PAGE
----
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You are here: MacNN Forums > Hardware - Troubleshooting and Discussion > Mac Notebooks > MBP or MB for Lightroom / PS2/3

MBP or MB for Lightroom / PS2/3
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dmlpbg4
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Feb 27, 2008, 05:36 PM
 
Apologizes up front for posting a widely discussed topic (I have been reading the forums) and, perhaps, a subjective one.

I currently use a PB G4 1.67ghz 15inch w/ 2gb RAM. Apart from standard everyday use, my "power" usage is Adobe Lightroom and Photoshop (PS2 not 3), editing usually RAW. I use a FW800 external HD to edit photos (at least it "feels" faster than using my small, internal 5400 rpm HD).

With the recent release of new MB and MBP, I want to upgrade; mostly to improve use with Lightroom and Photoshop. I rarely play games -- the only one I do play is Civ IV which, with my G4 and ATI 9700 (64mb) runs "ok" enough to play.

I would rather get a MBP, but I am not sure if it justifies the $1000+ difference in cost.

Here are the downsides, as I see it to the MB:

(1) Graphic chip -- I use an external 20inch Eizo monitor. Is the integrated graphics sufficient to drive this?

(2) FW800 -- is there any solution since the MB only has FW400? Is there any external option that would provide similar performance with the ports/capabilities of the MB?

(3) No PC card slot.

I don't care about the smaller or glossy screen, per se, b/c any photo work I do needs to be on a color acurrate monitor.

Thoughts appreciated.

David
     
jamil5454
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Feb 27, 2008, 05:43 PM
 
Coming from a PB, you would most likely regret moving to a MacBook. FW800 is faster than FW400 for external drives. Also, the 6MB cache in the upper-end MBP should help with image processing.

And one more thing: If you ever decide to use Aperture or other CoreImage enabled image processing program (which are becoming more and more common), you will be severely limited by the MB's GPU.

In general, the best advice is to buy the best you can afford at the time you need to purchase if you make any sort of living off your computer. It sounds like you're only thinking about your computer needs NOW (Lightroom, Civ IV) and not 2-3 years into the future. In other words, imagine if you would have purchased an iBook instead of the PB you currently have... you would be limited to a 32MB Radeon 9200, 1.25GB of RAM and no FW800. Would that suit you now? If the answer is no, the right choice would be to get another "pro" machine.
     
dmlpbg4  (op)
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Feb 27, 2008, 05:55 PM
 
Good points -- thanks.

Correct, if I had an ibook right now, I would have replaced it well over a year ago. High-end image editing, not gaming, is my only real "future" concern. I only want to "have" to replace my laptop every 3 or 4 years.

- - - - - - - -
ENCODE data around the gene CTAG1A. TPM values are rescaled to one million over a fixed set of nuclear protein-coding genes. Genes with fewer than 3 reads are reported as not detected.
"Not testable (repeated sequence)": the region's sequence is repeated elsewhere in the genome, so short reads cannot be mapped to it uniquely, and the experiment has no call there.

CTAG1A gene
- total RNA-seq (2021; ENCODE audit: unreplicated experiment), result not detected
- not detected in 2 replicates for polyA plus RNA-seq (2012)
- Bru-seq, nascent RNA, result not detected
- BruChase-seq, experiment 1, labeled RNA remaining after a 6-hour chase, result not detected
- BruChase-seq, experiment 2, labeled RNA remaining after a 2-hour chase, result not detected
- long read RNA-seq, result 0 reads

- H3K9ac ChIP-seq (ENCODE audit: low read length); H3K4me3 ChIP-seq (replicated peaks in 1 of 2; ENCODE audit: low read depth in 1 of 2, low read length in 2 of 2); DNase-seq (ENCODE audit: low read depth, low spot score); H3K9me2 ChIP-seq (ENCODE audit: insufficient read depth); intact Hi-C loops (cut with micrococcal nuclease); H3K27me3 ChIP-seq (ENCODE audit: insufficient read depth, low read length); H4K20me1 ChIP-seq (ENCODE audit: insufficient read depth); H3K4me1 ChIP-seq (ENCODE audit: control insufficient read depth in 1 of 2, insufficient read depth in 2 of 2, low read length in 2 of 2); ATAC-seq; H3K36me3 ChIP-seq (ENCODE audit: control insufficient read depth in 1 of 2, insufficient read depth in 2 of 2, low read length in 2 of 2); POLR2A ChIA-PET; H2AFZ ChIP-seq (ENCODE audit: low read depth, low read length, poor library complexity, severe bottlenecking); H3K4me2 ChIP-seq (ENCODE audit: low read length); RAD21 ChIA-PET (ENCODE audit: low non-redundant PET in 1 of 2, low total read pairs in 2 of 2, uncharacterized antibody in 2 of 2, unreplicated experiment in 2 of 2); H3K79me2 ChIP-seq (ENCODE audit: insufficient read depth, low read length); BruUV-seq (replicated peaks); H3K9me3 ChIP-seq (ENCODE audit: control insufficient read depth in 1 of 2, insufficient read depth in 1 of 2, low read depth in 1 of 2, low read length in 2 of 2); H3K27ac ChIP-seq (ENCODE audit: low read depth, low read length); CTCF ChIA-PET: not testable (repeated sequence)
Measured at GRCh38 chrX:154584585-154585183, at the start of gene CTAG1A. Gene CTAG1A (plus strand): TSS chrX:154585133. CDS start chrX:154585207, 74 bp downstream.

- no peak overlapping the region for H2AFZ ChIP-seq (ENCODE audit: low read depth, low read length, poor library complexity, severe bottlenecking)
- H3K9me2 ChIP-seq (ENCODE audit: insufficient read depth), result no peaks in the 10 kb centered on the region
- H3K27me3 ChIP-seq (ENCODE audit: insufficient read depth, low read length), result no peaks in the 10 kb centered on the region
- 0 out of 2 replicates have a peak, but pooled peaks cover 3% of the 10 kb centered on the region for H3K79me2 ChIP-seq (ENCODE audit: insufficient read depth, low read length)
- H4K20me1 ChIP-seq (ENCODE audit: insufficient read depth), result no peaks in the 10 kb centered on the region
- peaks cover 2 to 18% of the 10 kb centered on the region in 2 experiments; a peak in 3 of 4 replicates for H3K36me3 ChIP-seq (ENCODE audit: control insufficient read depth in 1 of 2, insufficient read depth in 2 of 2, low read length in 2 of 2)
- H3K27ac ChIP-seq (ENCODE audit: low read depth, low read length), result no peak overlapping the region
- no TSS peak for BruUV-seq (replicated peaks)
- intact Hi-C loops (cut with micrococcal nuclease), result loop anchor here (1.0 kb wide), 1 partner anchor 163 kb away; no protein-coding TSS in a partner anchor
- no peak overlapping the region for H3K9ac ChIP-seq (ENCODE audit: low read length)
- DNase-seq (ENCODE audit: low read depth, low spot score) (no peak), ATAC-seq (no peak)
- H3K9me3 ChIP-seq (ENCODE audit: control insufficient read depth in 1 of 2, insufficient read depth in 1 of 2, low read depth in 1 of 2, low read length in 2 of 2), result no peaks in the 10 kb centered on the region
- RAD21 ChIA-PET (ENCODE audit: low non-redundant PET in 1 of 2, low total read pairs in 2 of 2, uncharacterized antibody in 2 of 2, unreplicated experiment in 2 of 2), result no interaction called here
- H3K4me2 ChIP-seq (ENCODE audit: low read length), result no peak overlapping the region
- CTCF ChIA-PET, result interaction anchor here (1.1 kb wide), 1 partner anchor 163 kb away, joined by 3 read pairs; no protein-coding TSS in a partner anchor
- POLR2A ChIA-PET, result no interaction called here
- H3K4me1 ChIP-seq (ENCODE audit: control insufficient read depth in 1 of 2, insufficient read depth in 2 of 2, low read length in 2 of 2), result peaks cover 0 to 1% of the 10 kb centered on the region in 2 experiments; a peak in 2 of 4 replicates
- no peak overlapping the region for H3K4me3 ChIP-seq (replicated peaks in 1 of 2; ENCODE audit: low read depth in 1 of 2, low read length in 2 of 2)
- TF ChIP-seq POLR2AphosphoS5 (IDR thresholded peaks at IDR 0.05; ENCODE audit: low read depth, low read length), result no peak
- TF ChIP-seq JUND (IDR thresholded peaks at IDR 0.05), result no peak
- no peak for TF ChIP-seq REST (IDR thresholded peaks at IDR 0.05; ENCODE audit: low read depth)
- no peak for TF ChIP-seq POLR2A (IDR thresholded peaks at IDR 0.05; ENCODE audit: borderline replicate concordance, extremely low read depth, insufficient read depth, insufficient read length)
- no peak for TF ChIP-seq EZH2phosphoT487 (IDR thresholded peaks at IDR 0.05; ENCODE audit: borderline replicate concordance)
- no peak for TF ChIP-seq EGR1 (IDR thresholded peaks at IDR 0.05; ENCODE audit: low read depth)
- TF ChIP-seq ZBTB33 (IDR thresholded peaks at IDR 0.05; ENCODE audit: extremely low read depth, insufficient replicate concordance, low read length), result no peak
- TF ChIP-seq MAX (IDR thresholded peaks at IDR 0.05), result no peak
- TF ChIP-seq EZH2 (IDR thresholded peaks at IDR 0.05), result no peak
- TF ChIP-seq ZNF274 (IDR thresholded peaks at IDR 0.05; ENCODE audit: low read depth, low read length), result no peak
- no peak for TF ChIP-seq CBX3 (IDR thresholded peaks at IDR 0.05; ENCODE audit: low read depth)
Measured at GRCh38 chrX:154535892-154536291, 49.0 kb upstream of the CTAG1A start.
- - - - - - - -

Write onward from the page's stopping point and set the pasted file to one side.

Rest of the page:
mduell
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Feb 27, 2008, 09:09 PM
 
The MB+external display is fine for Lightroom/Photoshop, but not for Aperture. The biggest issue you'll run into is the inability to connect to high speed storage. I'd go with a refurb last-generation MBP for $1450.
     
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Feb 28, 2008, 04:11 AM
 
The new high-end MB is an awesome deal next to the new low-end MBP.

However, since you rely on FW800 I think you should rule out the MB. As others here have suggested the best bang for buck will be a refurbished previous-generation MBP. You'll get a fast and solid Mac that supports FW800 and best of all it will be only a tad more expensive than a MB.
     
dmlpbg4  (op)
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Feb 28, 2008, 09:25 AM
 
I've always hesitated with refurb product -- don't trust the quality. But, I suppose if I buy it from the apple site, with a warranty, it might be ok. I would be surprised to find a last gen MBP for $1500.
     
Simon
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Feb 28, 2008, 09:32 AM
 
I have received numerous refurbished products from Apple and they have all been perfect. The only difference I noticed was the generic brown box. Other than that the products looked like new and worked fine. And you get the same warranty and AC options you otherwise would.

I have received refurbished Apple products with better specs than advertised (RAM, HDD) too. Some people have reported cosmetic issues with refurbs (scratched cases) but I have never experienced or seen that myself.

I don't know where you live, but in the US the Apple Store now has these refurbished 15" models:
MBP 2.20 GHz 2/120/8xSD/128 $1449 (last generation low-end)
MBP 2.33 GHz 2/120/6xSD/256 $1449 (generation before last, high-end)
MBP 2.40 GHz 2/160/8xSD/256 $1649 (last generation high-end)
     
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Feb 28, 2008, 10:02 AM
 
You will not regret the upgrade.
The MacBook will be worlds faster, trust me. I upgraded my parents from a 1.5 GHz Mac mini (which is roughly as fast as yours) to a 1.83 Core 2 Duo Mac mini and the difference was absolutely incredible. BTW, I have a MacBook Pro.